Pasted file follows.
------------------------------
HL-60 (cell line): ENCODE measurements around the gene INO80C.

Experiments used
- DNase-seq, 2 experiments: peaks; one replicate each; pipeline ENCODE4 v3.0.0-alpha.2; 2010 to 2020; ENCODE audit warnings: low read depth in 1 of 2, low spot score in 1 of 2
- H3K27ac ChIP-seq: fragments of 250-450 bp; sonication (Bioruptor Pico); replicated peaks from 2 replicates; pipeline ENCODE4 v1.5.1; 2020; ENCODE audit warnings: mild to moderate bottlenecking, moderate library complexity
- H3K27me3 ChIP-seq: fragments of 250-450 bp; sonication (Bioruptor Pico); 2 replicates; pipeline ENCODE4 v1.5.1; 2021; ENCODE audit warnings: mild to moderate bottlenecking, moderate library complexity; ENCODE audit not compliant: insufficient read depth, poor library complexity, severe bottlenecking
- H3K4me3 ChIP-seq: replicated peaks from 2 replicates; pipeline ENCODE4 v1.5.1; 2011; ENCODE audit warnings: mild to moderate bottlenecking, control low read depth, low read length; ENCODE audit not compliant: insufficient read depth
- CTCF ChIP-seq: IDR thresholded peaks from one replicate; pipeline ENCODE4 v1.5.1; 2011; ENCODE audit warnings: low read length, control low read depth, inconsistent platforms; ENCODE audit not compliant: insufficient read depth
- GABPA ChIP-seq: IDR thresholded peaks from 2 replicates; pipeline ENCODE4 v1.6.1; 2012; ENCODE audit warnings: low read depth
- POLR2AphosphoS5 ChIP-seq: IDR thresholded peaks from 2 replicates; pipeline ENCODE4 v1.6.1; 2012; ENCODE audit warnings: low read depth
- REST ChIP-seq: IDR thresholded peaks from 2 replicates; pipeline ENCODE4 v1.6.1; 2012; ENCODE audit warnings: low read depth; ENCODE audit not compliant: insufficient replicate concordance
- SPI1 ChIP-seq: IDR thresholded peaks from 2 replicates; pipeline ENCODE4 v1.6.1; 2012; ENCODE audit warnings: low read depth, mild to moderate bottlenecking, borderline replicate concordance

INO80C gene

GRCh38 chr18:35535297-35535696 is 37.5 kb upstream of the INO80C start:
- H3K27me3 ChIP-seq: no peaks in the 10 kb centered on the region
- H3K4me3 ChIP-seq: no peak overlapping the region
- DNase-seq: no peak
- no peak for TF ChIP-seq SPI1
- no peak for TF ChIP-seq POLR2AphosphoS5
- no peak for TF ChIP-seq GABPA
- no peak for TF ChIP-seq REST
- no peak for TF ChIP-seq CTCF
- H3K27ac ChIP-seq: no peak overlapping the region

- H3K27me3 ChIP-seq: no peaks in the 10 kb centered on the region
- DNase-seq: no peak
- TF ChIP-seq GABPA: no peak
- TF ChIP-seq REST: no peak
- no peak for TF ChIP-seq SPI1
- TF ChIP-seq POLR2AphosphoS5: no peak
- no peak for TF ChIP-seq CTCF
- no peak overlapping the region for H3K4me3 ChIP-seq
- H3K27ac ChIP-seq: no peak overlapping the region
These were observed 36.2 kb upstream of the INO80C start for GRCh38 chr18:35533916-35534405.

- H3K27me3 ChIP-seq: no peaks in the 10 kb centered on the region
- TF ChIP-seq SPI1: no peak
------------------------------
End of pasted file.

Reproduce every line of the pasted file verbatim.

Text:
HL-60 (cell line): ENCODE measurements around the gene INO80C.

Experiments used
- DNase-seq, 2 experiments: peaks; one replicate each; pipeline ENCODE4 v3.0.0-alpha.2; 2010 to 2020; ENCODE audit warnings: low read depth in 1 of 2, low spot score in 1 of 2
- H3K27ac ChIP-seq: fragments of 250-450 bp; sonication (Bioruptor Pico); replicated peaks from 2 replicates; pipeline ENCODE4 v1.5.1; 2020; ENCODE audit warnings: mild to moderate bottlenecking, moderate library complexity
- H3K27me3 ChIP-seq: fragments of 250-450 bp; sonication (Bioruptor Pico); 2 replicates; pipeline ENCODE4 v1.5.1; 2021; ENCODE audit warnings: mild to moderate bottlenecking, moderate library complexity; ENCODE audit not compliant: insufficient read depth, poor library complexity, severe bottlenecking
- H3K4me3 ChIP-seq: replicated peaks from 2 replicates; pipeline ENCODE4 v1.5.1; 2011; ENCODE audit warnings: mild to moderate bottlenecking, control low read depth, low read length; ENCODE audit not compliant: insufficient read depth
- CTCF ChIP-seq: IDR thresholded peaks from one replicate; pipeline ENCODE4 v1.5.1; 2011; ENCODE audit warnings: low read length, control low read depth, inconsistent platforms; ENCODE audit not compliant: insufficient read depth
- GABPA ChIP-seq: IDR thresholded peaks from 2 replicates; pipeline ENCODE4 v1.6.1; 2012; ENCODE audit warnings: low read depth
- POLR2AphosphoS5 ChIP-seq: IDR thresholded peaks from 2 replicates; pipeline ENCODE4 v1.6.1; 2012; ENCODE audit warnings: low read depth
- REST ChIP-seq: IDR thresholded peaks from 2 replicates; pipeline ENCODE4 v1.6.1; 2012; ENCODE audit warnings: low read depth; ENCODE audit not compliant: insufficient replicate concordance
- SPI1 ChIP-seq: IDR thresholded peaks from 2 replicates; pipeline ENCODE4 v1.6.1; 2012; ENCODE audit warnings: low read depth, mild to moderate bottlenecking, borderline replicate concordance

INO80C gene

GRCh38 chr18:35535297-35535696 is 37.5 kb upstream of the INO80C start:
- H3K27me3 ChIP-seq: no peaks in the 10 kb centered on the region
- H3K4me3 ChIP-seq: no peak overlapping the region
- DNase-seq: no peak
- no peak for TF ChIP-seq SPI1
- no peak for TF ChIP-seq POLR2AphosphoS5
- no peak for TF ChIP-seq GABPA
- no peak for TF ChIP-seq REST
- no peak for TF ChIP-seq CTCF
- H3K27ac ChIP-seq: no peak overlapping the region

- H3K27me3 ChIP-seq: no peaks in the 10 kb centered on the region
- DNase-seq: no peak
- TF ChIP-seq GABPA: no peak
- TF ChIP-seq REST: no peak
- no peak for TF ChIP-seq SPI1
- TF ChIP-seq POLR2AphosphoS5: no peak
- no peak for TF ChIP-seq CTCF
- no peak overlapping the region for H3K4me3 ChIP-seq
- H3K27ac ChIP-seq: no peak overlapping the region
These were observed 36.2 kb upstream of the INO80C start for GRCh38 chr18:35533916-35534405.

- H3K27me3 ChIP-seq: no peaks in the 10 kb centered on the region
- TF ChIP-seq SPI1: no peak